- 22. Sherman MH, Bassing CH, Teitell MA (2011) Regulation of cell differentiation by the DNA damage response. Trends Cell Biol 21: 312–319. pmid:21354798
- 23. Matsuoka S, Ballif BA, Smogorzewska A, McDonald ER, Hurov KE, Luo J, et al. (2007) ATM and ATR substrate analysis reveals extensive protein networks responsive to DNA damage. Science 316: 1160–1166. pmid:17525332
- 24. Rossi R, Lidonnici MR, Soza S, Biamonti G, Montecucco A (2006) The dispersal of replication proteins after Etoposide treatment requires the cooperation of Nbs1 with the ataxia telangiectasia Rad3-related/Chk1 pathway. Cancer Res 66: 1675–1683. pmid:16452227
- 25. Alzu A, Bermejo R, Begnis M, Lucca C, Piccini D, Carotenuto W, et al. (2012) Senataxin associates with replication forks to protect fork integrity across RNA-polymerase-II-transcribed genes. Cell 151: 835–846. pmid:23141540
- 26. Lidonnici MR, Rossi R, Paixão S, Mendoza-Maldonado R, Paolinelli R, Arcangeli C, et al. (2004) Subnuclear distribution of the largest subunit of the human origin recognition complex during the cell cycle. J Cell Sci 117: 5221–5231. pmid:15454574
- 27. Chikh A, Matin RNH, Senatore V, Hufbauer M, Lavery D, Raimondi C, et al. (2011) iASPP/p63 autoregulatory feedback loop is required for the homeostasis of stratified epithelia. EMBO J 30: 4261–4273. pmid:21897369
- 28. Trapnell C, Pachter L, Salzberg SL (2009) TopHat: discovering splice junctions with RNA-Seq. Bioinformatics 25: 1105–1111. pmid:19289445
- 29. Trapnell C, Roberts A, Goff L, Pertea G, Kim D, et al. (2012) Differential gene and transcript expression analysis of RNA-seq experiments with TopHat and Cufflinks. Nat Protoc 7: 562–578. pmid:22383036
- 30. Bensimon A, Schmidt A, Ziv Y, Elkon R, Wang S-Y, Kelley DR, et al. (2010) ATM-dependent and -independent dynamics of the nuclear phosphoproteome after DNA damage. Sci Signal 3: rs3. pmid:21139141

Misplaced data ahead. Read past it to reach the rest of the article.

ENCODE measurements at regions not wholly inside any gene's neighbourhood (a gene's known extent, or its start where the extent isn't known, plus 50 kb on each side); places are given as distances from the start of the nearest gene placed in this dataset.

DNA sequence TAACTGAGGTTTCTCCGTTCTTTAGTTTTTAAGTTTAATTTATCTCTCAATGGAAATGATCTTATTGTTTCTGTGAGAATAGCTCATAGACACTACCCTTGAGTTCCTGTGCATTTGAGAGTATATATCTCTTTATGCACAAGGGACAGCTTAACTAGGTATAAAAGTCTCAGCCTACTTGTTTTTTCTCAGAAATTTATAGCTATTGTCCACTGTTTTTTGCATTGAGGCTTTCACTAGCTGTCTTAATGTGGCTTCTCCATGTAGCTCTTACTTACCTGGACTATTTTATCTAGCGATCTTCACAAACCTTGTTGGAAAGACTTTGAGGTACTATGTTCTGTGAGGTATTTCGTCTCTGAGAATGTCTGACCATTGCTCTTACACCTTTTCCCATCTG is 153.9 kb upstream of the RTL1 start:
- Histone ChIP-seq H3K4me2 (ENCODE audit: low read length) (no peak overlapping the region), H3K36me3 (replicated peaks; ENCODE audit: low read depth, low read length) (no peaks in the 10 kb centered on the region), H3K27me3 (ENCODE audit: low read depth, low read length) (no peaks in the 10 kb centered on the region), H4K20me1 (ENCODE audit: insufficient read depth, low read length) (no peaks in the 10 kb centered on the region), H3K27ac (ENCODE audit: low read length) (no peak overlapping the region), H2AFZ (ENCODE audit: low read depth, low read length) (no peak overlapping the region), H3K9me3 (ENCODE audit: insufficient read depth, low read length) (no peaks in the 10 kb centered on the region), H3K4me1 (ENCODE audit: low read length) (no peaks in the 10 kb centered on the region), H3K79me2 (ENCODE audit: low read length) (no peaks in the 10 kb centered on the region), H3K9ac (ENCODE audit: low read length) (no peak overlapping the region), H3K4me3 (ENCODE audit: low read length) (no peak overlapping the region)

- 31. Bennetzen MV, Larsen DH, Bunkenborg J, Bartek J, Lukas J, Andersen JS, et al. (2010) Site-specific phosphorylation dynamics of the nuclear proteome during the DNA damage response. Mol Cell Proteomics 9: 1314–1323. pmid:20164059
- 32. Hickson I, Zhao Y, Richardson CJ, Green SJ, Martin NMB, et al. (2004) Identification and characterization of a novel and specific inhibitor of the ataxia-telangiectasia mutated kinase ATM. Cancer Res 64: 9152–9159. pmid:15604286
- 33. Li X, Manley JL (2005) Inactivation of the SR protein splicing factor ASF/SF2 results in genomic instability. Cell 122: 365–378. pmid:16096057
- 34. Saito M, Tucker DK, Kohlhorst D, Niessen CM, Kowalczyk AP (2012) Classical and desmosomal cadherins at a glance. J Cell Sci 125: 2547–2552. pmid:22833291
- 35. Bonacci TM, Hirsch DS, Shen Y, Dokmanovic M, Wu WJ (2012) Small GTPase Rho regulates R-cadherin through Dia1/profilin-1. Cell Signal 24: 2102–2110. pmid:22820501
- 36. Lin Y-L, He Z-K, Li Z-G, Guan T-Y (2013) Downregulation of CDH13 Expression Promotes Invasiveness of Bladder Transitional Cell Carcinoma. Urol Int 90: 225–232. pmid:23235385
- 37. Thedieck C, Kalbacher H, Kuczyk M, Müller GA, Müller CA, Klein G (2007) Cadherin-9 is a novel cell surface marker for the heterogeneous pool of renal fibroblasts. PLoS ONE 2: e657. pmid:17668045
- 38. Wang J-F, She L, Su B-H, Ding L-C, Zheng F-F, Zheng DL, et al. (2011) CDH12 promotes the invasion of salivary adenoid cystic carcinoma. Oncol Rep 26: 101–108. pmid:21573496
- 39. Peng X, Nelson ES, Maiers JL, DeMali KA (2011) New insights into vinculin function and regulation. Int Rev Cell Mol Biol 287: 191–231. pmid:21414589
- 40. Imanirad P, Dzierzak E (2013) Hypoxia and HIFs in regulating the development of the hematopoietic system. Blood Cells Mol Dis 51: 256–263. pmid:24103835
- 41. House NCM, Koch MR, Freudenreich CH (2014) Chromatin modifications and DNA repair: beyond double-strand breaks. Front. Genet. 4:296.
- 42. Greer SN, Metcalf JL, Wang Y, Ohh M (2012) The updated biology of hypoxia-inducible factor. EMBO J 31: 2448–2460. pmid:22562152
- 43. Semenza GL (2012) Molecular mechanisms mediating metastasis of hypoxic breast cancer cells. Trends Mol Med 18: 534–543. pmid:22921864
- 44. Zlokovic BV (2011) Neurovascular pathways to neurodegeneration in Alzheimer's disease and other disorders. Nat Rev Neurosci 12: 723–738. pmid:22048062
- 45. Santos MA, Faryabi RB, Ergen AV, Day AM, Malhowski A, Canela A, et al. (2014) DNA-damage-induced differentiation of leukaemic cells as an anti-cancer barrier. Nature.
- 46. Reinhardt HC, Hasskamp P, Schmedding I, Morandell S, van Vugt MA, Wang X, et al. (2010) DNA damage activates a spatially distinct late cytoplasmic cell-cycle checkpoint network controlled by MK2-mediated RNA stabilization. Mol Cell 40: 34–49. pmid:20932473
- 47. Zhao S, Fung-Leung W-P, Bittner A, Ngo K, Liu X (2014) Comparison of RNA-Seq and microarray in transcriptome profiling of activated T cells. PLoS ONE 9: e78644. pmid:24454679